To put the frosting on the cake, the plaintiff’s fraudulent conveyance claims — at least to the extent that those claims are predicated on her underlying civil suit — appear ripe for adjudication. The parties’ legal interests are unquestionably adverse, and they are at loggerheads with respect to every facet of the plaintiff’s fraudulent conveyance claims. What is more, the controversy between the parties is “ ‘of sufficient immediacy and reality to warrant the issuance of’ the judicial relief sought.” Reddy, 845 F.3d at 500 (quoting Labor Relations Div., 844 F.3d at 326). The plaintiff’s underlying civil claims are actively being litigated and, if she successfully prosecutes her fraudulent conveyance claims, various remedies could be crafted to redress her injury regardless of whether her civil claims have been reduced to judgment by that time. See, e.g., Conn. Gen. Stat. § 52-552h; Mass. Gen. Laws ch. 109A, § 8.
Similarly, the plaintiff’s fraudulent conveyance claims appear ripe to the extent that they are based on her motion to reopen the divorce case. Although an unresolved effort to exhume a divorce judgment might conceivably spawn ripeness concerns in some circumstances, the circumstances here do not engender such concerns. The plaintiff filed her motion to reopen the divorce case well before she lodged her fraudulent conveyance claims in this action, and her motion to reopen remains pending. Indeed, the Connecticut Supreme Court recently breathed new life into it, reversing the superior court’s denial of the plaintiff’s motion to substitute the executors of Robert’s estate as defendants in the aftermath of Robert’s death. See Foisie v. Foisie, ––– A.3d ––––, –––– (Conn. 2020) [No. SC 20384, slip op. at 13]. And in any event, in considering how the existence of a settled divorce judgment alters the ripeness calculus, we think it relevant that, at bottom, the plaintiff’s motion to reopen the divorce case is premised on plausible allegations that the judgment was secured through fraud. See id. at –––– [slip op. at 2].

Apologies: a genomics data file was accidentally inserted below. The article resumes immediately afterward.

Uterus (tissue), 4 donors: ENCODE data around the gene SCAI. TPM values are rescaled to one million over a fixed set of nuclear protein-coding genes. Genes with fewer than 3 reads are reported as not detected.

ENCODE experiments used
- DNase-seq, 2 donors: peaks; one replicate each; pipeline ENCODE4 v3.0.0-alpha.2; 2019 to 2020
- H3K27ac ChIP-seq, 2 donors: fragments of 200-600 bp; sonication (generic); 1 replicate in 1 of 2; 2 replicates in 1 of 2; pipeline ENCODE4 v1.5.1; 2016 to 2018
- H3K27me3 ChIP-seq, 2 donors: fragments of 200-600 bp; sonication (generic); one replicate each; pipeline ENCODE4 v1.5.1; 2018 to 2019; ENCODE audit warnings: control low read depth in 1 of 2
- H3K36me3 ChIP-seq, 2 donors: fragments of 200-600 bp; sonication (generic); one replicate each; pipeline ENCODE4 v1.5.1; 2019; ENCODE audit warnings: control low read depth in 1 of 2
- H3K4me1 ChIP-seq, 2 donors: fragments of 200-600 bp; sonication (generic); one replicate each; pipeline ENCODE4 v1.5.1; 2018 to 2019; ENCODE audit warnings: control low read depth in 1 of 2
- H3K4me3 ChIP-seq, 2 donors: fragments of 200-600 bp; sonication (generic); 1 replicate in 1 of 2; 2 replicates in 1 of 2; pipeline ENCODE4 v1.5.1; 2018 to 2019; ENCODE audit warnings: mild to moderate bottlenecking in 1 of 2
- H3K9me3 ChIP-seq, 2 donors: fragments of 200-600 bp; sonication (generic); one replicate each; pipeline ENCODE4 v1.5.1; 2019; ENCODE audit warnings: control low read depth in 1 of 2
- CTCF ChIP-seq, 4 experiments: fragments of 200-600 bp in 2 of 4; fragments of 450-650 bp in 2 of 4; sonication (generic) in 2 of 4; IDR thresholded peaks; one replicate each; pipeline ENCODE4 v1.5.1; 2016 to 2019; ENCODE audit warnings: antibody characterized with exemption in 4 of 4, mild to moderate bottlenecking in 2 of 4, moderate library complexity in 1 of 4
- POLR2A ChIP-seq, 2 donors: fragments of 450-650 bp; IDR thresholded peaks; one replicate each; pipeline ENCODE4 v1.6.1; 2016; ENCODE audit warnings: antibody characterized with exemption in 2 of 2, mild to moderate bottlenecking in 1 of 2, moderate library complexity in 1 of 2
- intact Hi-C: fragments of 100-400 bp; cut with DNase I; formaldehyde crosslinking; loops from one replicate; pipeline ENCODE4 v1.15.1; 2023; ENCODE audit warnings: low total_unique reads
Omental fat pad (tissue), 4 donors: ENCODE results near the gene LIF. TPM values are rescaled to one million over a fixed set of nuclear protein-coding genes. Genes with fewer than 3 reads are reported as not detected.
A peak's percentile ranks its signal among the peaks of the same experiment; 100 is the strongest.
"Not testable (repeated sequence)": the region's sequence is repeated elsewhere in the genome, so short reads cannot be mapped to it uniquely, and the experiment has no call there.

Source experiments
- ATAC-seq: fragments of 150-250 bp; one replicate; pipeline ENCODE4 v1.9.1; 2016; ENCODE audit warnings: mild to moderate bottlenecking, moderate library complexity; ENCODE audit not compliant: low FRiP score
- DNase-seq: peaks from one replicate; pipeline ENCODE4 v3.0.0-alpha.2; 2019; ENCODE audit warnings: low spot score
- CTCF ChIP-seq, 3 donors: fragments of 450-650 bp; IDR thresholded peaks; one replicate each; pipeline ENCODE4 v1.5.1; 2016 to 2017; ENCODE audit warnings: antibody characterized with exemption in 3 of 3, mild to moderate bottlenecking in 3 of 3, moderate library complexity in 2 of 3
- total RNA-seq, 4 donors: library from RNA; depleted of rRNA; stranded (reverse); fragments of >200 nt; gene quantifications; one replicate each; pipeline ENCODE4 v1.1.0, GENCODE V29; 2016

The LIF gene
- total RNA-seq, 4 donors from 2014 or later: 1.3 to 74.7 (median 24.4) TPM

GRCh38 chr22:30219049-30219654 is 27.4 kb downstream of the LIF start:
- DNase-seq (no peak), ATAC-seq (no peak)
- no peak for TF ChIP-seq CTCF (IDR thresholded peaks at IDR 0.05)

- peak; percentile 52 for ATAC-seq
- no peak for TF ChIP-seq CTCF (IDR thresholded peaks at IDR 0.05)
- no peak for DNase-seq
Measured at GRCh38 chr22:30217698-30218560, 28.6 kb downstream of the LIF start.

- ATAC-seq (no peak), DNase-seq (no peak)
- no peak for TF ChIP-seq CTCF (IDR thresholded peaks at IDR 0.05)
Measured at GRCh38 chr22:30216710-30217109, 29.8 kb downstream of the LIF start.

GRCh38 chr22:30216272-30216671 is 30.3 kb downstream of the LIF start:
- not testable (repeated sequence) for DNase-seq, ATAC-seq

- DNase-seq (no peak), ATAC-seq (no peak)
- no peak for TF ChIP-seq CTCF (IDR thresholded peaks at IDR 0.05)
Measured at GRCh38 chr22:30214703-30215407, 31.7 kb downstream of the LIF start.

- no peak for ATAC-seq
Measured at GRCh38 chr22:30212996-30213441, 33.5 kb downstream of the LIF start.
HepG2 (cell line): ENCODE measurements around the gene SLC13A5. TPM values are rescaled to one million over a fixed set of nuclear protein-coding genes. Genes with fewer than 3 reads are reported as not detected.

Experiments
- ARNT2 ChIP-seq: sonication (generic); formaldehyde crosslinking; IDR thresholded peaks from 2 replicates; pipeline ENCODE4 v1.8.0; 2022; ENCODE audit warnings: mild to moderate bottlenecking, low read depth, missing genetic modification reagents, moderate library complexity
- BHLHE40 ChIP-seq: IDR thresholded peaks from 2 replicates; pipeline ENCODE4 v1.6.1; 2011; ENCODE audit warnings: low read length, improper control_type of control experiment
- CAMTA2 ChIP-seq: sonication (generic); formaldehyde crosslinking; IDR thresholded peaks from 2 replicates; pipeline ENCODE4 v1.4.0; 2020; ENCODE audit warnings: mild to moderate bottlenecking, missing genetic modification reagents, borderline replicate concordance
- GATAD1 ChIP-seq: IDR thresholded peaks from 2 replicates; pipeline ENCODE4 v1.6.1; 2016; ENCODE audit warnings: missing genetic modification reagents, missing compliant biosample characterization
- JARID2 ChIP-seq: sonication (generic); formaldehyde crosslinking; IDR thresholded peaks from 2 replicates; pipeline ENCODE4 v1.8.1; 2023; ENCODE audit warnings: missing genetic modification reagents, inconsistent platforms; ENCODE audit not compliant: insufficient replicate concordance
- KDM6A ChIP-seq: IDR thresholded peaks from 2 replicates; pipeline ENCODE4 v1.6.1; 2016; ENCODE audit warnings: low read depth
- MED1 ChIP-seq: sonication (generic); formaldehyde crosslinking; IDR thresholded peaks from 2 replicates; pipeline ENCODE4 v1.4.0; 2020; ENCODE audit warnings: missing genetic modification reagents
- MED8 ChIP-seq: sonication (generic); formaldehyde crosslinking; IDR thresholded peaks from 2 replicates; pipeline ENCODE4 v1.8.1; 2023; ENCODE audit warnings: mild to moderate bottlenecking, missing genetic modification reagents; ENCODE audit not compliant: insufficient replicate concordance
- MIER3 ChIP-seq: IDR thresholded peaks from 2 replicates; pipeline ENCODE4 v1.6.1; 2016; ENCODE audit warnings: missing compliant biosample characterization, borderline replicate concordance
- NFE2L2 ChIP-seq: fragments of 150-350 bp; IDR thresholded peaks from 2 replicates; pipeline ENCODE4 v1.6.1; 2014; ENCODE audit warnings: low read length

Finally, the fact that the plaintiff must reopen the divorce judgment before she can secure an adjustment of the marital estate is a barrier functionally indistinguishable from the barriers facing the plaintiff in her civil suit against Robert. In each instance, she must overcome certain obstacles in order to establish Robert’s liability before prevailing. If the absence of a final judgment in the underlying civil suit does not automatically make this case a green banana — and we do not think that it does — we fail to see how the still-unopened divorce judgment could have such an effect. When all is said and done, we conclude that, under these circumstances, the plaintiff’s motion to reopen the divorce case is of sufficient concreteness and immediacy to warrant a finding that her fraudulent conveyance claims (to the extent that they are premised on that motion) are ripe within the purview of Article III.
B. Choice of Law.
PAGE_5 As a threshold matter, the record makes manifest that the requirements for diversity jurisdiction, see 28 U.S.C. § 1332(a), are satisfied. Janet is a citizen of Florida, WPI is a Massachusetts corporation and maintains its principal place of business there, and the amount in controversy comfortably exceeds $75,000. Moreover, it is apodictic that a federal court sitting in diversity jurisdiction must apply state substantive law. See Erie R.R. Co. v. Tompkins, 304 U.S. 64, 78, 58 S.Ct. 817, 82 L.Ed. 1188 (1938); Crellin Techs., Inc. v. Equipmentlease Corp., 18 F.3d 1, 4 (1st Cir. 1994).